Researchers have acknowledged for decades that the small-molecule restoration of wild type p53 function in tumors is one of the ultimate, yet elusive goals in cancer drug development. TP53 is the most commonly mutated gene in cancer and loss of its function is one of the central drivers of tumorigenesis. The majority of mutations are missense and generate a defective protein found at high levels in cancer cells. The p53-R175H is the most common missense mutant and is misfolded because the substitution impairs the protein's ability to bind zinc. We discovered a zinc chelating small-molecule (ZMC1) that can restore wild type structure/function to the p53-R175H by restoring zinc-binding and facilitating proper folding (so-called zinc metallochaperone (ZMC) mechanism). ZMC1 reactivates mutant p53 and selectively kills cancer cells by a p53 mediated apoptotic program both in vitro and in vivo. The pharmacologic restoration of a folding defect in a metalloprotein by metal ion delivery is unprecedented in drug development. We found that other zinc chelators with a similar affinity (Kd) for zinc can function as ZMCs and ZMCs can reactivate other mutants with impaired zinc-binding. Therefore, we hypothesize that ZMCs can be developed as effective mutant p53 targeted anti-cancer drugs. This will be investigated through the following specific aims: 1) Determine the impact of zinc homeostatic mechanisms on ZMC1 pharmacodynamics. Cells respond to the ZMC1 surge in zinc levels by normalizing zinc through homeostatic mechanisms. We hypothesize that these mechanisms regulate ZMC1 activity. We will explore this through mechanistic studies that measure the effect on ZMC1 activity of manipulating zinc regulatory genes in tumors cells. 2) Define the p53 mis-sense mutational spectrum that is amenable to ZMC reactivation. ZMC1 is proposed to reactivate the mutant class with impaired zinc binding; however the full spectrum of this class is unknown. We hypothesize that the mutants closest to the zinc-binding pocket are most likely to have impaired zinc binding. We will study the 15 most frequent mutants within 10 of the zinc-binding pocket. This will define the potential patient poo for ZMCs. 3) Design a ZMC optimized for potency, toxicity, and efficacy in vivo. We have designed novel chemotypes that have ZMC activity and are more potent than ZMC1 in vitro. We will validate these results in vivo. Our team is composed of three laboratories that are leading this area of research. Their expertise is the following: 1) p53 biology (Darren Carpizo), Zinc/p53 folding biophysics (Stewart Loh), and zinc chelator drug design (David Augeri). Relevance to public health: The research performed in this proposal will provide the foundation for the development of a new class of anti-cancer drugs that target the most commonly mutated gene in human cancer. These drugs will have broad activity against all types of cancers.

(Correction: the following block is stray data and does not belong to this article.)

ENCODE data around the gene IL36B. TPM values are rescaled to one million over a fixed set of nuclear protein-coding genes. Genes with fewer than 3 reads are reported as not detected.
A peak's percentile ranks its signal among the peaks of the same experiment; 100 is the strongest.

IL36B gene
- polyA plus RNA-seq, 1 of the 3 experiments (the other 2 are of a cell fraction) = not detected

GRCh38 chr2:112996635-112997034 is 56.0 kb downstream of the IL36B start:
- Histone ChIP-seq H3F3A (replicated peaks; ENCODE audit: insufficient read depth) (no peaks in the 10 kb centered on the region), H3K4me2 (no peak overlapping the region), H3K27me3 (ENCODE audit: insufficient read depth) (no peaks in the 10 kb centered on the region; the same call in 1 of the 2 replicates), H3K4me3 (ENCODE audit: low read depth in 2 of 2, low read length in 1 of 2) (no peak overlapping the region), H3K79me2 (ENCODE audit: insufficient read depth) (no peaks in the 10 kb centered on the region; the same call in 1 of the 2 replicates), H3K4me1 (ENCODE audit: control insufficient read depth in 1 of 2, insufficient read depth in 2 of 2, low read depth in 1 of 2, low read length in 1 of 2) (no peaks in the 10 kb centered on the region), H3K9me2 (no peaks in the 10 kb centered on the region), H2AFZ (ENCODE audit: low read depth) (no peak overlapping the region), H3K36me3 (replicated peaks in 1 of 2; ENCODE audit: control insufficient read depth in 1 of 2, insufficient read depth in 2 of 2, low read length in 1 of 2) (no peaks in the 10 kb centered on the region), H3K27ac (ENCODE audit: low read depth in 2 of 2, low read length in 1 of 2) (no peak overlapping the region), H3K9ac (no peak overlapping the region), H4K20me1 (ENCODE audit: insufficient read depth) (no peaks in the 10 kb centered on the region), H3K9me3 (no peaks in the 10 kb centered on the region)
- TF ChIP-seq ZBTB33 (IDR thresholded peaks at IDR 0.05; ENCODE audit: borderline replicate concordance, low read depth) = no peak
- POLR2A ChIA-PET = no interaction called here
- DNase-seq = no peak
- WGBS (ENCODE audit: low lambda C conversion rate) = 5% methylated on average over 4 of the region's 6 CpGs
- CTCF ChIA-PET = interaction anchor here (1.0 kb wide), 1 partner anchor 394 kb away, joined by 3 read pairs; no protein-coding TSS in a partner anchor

We have discovered a new class of drugs called Zinc Metallochaperones that targets the most commonly mutated gene in cancer, TP53. By restoring the function of p53 in tumors, these drugs have the potential to extend the lives of more than 75,000 new cancer patients yearly. Because of the frequency of mutations in p53, these drugs will benefit patients with all types of cancers.
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